gravitational pressure

gravitational pressure

[‚grav·ə′tā·shən·əl ′presh·ər]
(fluid mechanics)
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There is more gravitational pressure in the legs oftaller people.
Invitation to tender: Reconstruction Of Water Supply, Replacement Of Gravitational Pressure Pipe
com)-- The paper "Gravitational and Kinematic Time Dilation," published in the Journal of Astrophysical Mechanics by Dimiter Bayramov, reconsiders the operation of an atomic clock in Earth's gravitational flow and shows that due to the lower gravitational medium flow density and velocity in Earth orbit, a cesium-133 atomic clock experiences lower gravitational pressure and ticks few nanoseconds faster in Earth orbit compared to the same clock at Earth's surface.
This frictional pressure drop manifests itself in the form of gravitational pressure loss when liquid refrigerant is flowing upwards in the loop.
In the gravitational pressure model, cells perceive gravity as a differential tension and compression at the top and bottom of the cell.
The integrated inward directed gravitational pressure on this shell thus becomes
the liquid film friction on the wall), the second term represents the gravitational pressure change (for the downward condensing flow in vertical tube the inclination angle is [theta] = -[pi]/2), and the third term represents the acceleration pressure change (the pressure change due to the acceleration or deceleration of the flow in the tube).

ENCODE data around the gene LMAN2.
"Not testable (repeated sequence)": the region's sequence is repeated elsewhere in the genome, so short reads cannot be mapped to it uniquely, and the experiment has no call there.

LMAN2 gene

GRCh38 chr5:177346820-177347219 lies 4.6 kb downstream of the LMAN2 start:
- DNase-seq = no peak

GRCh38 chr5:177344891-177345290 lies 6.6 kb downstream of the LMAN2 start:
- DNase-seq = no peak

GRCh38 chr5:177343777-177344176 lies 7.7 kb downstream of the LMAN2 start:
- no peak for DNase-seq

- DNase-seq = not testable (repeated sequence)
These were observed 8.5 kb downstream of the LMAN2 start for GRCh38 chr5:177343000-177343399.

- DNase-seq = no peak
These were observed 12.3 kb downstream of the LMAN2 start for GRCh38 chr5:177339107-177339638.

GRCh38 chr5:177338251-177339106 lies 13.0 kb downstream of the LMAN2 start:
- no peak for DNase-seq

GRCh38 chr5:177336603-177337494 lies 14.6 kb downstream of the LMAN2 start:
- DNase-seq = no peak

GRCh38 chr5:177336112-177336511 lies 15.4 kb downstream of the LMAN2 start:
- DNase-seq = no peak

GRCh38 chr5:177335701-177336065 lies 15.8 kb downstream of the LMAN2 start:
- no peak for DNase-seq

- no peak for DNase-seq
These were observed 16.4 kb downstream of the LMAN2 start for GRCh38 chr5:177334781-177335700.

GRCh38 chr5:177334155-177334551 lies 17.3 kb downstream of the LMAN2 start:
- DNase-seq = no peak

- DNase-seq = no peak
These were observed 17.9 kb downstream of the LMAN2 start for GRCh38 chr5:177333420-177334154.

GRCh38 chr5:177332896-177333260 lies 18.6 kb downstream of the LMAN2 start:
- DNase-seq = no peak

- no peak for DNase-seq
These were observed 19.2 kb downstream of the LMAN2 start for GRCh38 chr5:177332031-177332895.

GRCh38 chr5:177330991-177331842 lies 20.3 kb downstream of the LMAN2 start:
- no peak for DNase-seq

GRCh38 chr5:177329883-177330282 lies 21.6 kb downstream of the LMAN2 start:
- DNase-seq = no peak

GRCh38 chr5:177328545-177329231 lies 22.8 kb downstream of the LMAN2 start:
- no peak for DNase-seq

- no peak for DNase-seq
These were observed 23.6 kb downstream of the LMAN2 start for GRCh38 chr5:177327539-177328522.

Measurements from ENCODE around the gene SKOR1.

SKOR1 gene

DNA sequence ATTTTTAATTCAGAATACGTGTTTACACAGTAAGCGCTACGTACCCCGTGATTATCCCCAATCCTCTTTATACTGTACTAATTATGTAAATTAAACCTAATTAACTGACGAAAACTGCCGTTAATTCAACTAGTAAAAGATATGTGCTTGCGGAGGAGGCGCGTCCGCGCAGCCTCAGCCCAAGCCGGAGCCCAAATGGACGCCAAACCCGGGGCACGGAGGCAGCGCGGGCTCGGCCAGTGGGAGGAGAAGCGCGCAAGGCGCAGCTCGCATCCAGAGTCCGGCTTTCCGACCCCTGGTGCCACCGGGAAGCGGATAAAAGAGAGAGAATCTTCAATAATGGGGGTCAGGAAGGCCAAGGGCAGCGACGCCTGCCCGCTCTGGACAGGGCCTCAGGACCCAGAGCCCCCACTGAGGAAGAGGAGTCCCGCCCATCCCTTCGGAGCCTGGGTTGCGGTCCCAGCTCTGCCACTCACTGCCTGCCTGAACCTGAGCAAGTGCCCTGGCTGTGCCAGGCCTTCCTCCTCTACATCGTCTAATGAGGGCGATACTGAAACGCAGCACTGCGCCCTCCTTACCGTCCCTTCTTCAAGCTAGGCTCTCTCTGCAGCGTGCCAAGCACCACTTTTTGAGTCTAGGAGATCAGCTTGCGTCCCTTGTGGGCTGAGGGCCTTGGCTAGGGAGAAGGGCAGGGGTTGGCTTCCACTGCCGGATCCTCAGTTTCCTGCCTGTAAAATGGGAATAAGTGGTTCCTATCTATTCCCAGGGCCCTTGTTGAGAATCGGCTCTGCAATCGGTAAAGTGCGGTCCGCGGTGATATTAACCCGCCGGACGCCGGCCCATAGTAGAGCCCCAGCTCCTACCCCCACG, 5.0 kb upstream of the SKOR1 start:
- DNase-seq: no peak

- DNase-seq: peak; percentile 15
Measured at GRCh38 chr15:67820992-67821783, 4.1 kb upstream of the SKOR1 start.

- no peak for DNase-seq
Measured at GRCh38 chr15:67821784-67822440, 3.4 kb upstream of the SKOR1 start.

The president, who is 74 years old, will then change into a special G-Suit (anti-gravity suit), which helps the flier withstand high gravitational pressure by preventing excessive blood from flowing to the brain.
They are more fully expanded to begin with, The alveoli in the lower zones have a gravitational pressure gradient and are normally less expanded.
The water is introduced at a low gravitational pressure so there is no danger of bowel perforation.
But the gravitational pressure at the center of such a collapsed star may be large enough to drive neutron matter into strange matter.
Summary of selected heat transfer and pressure drop correlations Air side Heat transfer coefficient Kim and Bullard (2002) Two-phase region Heat transfer coefficient Chen (1966) + smooth transition to single phase Void fraction Zivi (1964) Gravitational pressure drop Homogeneous model Acceleration pressure drop Homogeneous model Frictional pressure drop Friedel (1979) Single-phase region Heat transfer coefficient Gnielinski (1976) Frictional pressure drop Churchill (1977) Minor pressure loss Contraction loss Idelchik (1994) Expansion loss Idelchik (1994) Minor loss due to tube Yin (2002) protrusion